Odysseus who completes his long and laborious journey with the help of Athena, leaves all his precious goods and clothes in the cave at the suggestion of Athena; now he is freed from the sea. In other words, he is the soul enlightened by wisdom, trying to get rid of its enemies, the passions.

This is the general meaning of Homer’s verses. Odysseus represents the soul descended from the heavens into the genesis, the soul that has become embodied but will return one day to its celestial native land. Odysseus’ long journey on the seas is an image of this exile and suffering of the soul in the land of matter. The soul can ultimately become free only when it arrives in a world completely released from the sea and consequently from matter[8].

The method of interpretation of myths applied by Porphyry can be summarized as follows: without regard to their genre, texts having to do with gods and daemons or in the broad sense of the term, with superior beings and human souls, are encoded, for they are covered by the seal of secrecy[9]. Philosophers know this, especially, when their primary sense is questionable and cannot be interpreted literally. In order to comprehend their truth, one must understand that this surface meaning is an indirect expression of a deep meaning, kept for those who are capable and worthy of apprehending it. Therefore, these texts express through enigmas and symbols a certain number of truths about the gods and daemons. Hence myths are connected with mysteries.

However, one should be aware of the right key to be able to decipher them. This key can be discovered in a Pythagorean kind of Platonism and is established on three basic elements: The differentiation between sensible and intelligible, the existence of essential rules that explain the intelligible and the fate of the human soul experienced in the cycles of rotating embodiment and separation continuously. Pythagoras and Plato have the key that renders it possible to comprehend the other texts because of two reasons: firstly, they have been initiated to the real mysteries and secondly, they have gone to Egypt where the source of all civilization is.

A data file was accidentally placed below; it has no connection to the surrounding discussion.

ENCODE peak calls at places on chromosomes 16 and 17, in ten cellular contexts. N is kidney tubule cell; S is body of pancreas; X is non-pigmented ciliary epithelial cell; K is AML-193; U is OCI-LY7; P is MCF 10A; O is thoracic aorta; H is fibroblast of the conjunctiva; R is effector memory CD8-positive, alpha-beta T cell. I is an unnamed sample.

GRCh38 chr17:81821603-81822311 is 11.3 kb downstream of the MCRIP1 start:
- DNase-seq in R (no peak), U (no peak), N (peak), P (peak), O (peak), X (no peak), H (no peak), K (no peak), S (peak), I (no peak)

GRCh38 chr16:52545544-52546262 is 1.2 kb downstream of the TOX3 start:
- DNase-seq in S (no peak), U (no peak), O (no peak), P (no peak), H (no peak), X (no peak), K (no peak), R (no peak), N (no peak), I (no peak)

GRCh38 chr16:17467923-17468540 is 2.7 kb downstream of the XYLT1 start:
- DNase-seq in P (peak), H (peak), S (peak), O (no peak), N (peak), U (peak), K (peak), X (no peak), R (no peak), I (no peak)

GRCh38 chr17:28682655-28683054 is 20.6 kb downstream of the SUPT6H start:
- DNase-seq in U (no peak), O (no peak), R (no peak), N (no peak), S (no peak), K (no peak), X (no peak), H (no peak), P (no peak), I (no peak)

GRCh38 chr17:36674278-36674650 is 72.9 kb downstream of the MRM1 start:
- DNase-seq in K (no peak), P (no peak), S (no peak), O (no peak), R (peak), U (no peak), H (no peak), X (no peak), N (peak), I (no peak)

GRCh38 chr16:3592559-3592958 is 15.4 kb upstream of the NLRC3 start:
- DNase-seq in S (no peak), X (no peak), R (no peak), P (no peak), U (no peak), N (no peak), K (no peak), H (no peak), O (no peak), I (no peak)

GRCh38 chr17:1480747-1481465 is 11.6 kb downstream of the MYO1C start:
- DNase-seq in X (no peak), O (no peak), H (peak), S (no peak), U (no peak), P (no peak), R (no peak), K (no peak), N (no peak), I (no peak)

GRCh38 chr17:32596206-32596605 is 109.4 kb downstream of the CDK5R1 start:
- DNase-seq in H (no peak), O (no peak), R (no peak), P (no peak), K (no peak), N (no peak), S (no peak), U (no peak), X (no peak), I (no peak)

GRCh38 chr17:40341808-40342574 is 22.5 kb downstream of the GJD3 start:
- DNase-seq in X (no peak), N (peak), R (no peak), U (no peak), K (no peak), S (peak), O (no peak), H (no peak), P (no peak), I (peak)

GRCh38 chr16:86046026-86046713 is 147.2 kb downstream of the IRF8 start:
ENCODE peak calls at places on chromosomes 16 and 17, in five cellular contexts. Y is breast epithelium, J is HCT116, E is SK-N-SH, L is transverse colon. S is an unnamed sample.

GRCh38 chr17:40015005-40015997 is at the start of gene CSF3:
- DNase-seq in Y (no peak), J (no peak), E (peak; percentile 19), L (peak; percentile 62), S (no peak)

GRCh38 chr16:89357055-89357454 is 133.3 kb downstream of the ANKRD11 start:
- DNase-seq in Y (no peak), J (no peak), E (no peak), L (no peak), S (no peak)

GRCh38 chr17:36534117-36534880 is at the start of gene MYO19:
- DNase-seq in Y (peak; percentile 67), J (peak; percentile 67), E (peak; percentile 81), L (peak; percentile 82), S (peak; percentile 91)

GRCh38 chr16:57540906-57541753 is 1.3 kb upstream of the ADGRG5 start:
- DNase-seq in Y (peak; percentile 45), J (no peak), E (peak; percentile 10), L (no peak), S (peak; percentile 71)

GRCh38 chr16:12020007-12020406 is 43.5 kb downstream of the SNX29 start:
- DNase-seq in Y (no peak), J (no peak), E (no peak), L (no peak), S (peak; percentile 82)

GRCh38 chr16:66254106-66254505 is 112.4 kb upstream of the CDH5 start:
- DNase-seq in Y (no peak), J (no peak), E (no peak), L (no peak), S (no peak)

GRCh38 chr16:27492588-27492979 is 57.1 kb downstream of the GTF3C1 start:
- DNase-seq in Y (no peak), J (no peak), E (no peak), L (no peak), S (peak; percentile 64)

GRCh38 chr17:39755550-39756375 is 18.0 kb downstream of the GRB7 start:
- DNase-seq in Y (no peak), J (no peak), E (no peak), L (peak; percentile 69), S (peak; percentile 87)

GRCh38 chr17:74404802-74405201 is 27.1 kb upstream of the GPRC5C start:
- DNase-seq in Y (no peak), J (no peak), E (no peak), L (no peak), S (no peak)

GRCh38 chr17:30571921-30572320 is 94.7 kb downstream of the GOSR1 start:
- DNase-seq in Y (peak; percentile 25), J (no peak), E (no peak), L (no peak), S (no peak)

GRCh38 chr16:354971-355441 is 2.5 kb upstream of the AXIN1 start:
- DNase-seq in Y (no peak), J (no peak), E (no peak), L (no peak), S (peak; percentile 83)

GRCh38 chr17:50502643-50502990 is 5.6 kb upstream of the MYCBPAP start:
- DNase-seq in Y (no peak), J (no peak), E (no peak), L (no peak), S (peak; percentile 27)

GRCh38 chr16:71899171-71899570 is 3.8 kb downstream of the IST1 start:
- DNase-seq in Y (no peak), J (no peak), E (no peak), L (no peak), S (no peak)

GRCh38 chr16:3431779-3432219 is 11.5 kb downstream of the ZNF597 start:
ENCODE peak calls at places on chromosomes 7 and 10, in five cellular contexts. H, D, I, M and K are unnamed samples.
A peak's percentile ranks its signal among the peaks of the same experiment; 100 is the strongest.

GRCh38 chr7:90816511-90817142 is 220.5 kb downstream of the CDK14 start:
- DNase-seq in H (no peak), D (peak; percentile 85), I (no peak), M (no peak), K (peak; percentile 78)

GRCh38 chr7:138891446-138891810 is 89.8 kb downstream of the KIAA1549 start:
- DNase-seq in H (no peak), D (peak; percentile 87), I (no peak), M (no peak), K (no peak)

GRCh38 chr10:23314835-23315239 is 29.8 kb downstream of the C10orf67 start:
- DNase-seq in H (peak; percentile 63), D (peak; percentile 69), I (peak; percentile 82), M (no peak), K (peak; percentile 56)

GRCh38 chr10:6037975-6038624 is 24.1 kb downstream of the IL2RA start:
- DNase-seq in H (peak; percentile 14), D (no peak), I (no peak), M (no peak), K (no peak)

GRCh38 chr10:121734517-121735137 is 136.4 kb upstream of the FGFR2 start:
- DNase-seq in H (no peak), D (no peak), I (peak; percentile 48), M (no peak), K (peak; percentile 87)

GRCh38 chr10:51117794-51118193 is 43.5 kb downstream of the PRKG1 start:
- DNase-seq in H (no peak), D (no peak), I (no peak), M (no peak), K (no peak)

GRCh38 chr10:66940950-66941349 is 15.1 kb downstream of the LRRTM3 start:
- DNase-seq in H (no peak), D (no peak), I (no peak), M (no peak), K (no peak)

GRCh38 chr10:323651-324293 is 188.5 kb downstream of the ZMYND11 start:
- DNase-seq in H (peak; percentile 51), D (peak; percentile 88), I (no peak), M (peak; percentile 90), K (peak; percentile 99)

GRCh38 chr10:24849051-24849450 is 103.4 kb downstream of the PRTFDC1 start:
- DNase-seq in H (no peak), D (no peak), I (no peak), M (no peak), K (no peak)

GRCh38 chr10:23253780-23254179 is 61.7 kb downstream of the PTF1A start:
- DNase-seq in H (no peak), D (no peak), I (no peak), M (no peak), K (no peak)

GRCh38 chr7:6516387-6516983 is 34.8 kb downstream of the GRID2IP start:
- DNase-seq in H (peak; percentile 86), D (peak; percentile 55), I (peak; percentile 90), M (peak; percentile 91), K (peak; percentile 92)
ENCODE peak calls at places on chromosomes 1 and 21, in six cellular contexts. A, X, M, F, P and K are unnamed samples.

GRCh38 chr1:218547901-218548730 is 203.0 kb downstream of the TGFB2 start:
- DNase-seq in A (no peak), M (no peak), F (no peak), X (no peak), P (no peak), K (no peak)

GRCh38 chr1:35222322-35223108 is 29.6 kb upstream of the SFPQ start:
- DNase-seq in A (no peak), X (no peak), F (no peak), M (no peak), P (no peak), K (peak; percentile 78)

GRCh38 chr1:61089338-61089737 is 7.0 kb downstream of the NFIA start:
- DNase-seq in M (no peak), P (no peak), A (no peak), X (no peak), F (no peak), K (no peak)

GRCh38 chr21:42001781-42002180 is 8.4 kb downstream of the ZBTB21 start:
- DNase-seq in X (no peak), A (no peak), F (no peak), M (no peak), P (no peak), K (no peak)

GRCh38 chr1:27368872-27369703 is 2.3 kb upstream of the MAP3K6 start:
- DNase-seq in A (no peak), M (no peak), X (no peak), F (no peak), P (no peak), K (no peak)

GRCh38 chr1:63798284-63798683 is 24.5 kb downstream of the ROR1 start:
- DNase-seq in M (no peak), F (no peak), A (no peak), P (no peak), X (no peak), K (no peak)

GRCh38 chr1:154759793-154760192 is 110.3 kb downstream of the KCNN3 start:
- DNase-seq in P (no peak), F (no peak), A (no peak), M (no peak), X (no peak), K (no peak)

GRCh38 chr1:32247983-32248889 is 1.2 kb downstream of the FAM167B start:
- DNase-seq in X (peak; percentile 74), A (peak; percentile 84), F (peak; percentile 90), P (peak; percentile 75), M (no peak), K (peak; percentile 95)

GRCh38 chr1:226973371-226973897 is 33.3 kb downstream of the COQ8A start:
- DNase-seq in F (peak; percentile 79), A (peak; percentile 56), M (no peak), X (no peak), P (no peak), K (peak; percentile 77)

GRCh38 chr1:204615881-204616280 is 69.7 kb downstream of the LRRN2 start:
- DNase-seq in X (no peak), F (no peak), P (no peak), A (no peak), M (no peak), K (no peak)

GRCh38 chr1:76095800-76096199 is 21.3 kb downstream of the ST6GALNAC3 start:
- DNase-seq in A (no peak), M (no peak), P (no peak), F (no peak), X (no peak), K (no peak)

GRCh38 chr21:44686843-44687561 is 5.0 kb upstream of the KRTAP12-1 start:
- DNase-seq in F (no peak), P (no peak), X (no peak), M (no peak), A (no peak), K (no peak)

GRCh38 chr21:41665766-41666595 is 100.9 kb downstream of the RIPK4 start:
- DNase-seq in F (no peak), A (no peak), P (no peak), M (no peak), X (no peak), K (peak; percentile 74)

Finally, Porphyry’s On the Cave of the Nymphs embraces a wide range of disciplines such as Cosmology, Philosophy, Astrology, Allegory, Symbolism, Mystery Cult, Mythology. He shows up nearly all cosmological commentaries. I believe that the way to understand the doctrine of the Cult of Mithras is to examine it in the context of Porphyry’s unique work and within the connection he established with Platonic, Orphic, Pythagoric teachings.

References

  1. Lamberton, Robert. Homer Theologian Neoplatonist Allegorical Reading and the Growth of the Epic Tradition, 1986
  2. Brisson, Luc. How Philosophers Saved Myths Allegorical Interpretation and Classical Mythology, 2004
  3. Plato. Statesman
  4. Struck, Peter, T.. Allegory and ascent in Neoplatonism, 2010
  5. Porphyry. On the Cave of the Nymphs, 4.4-10
  6. Porphyry. On the Cave of the Nymphs, 5-9
  7. The exaltations and humiliations constituted an astrological system whereby each of the planets was allotted a sign of the zodiac in which it was powerful and another, directly opposite, in which it was weak.
  8. Porphyry. On the Cave of the Nymphs, 35
  9. Brisson, Luc. How Philosophers Saved Myths Allegorical Interpretation and Classical Mythology, 2004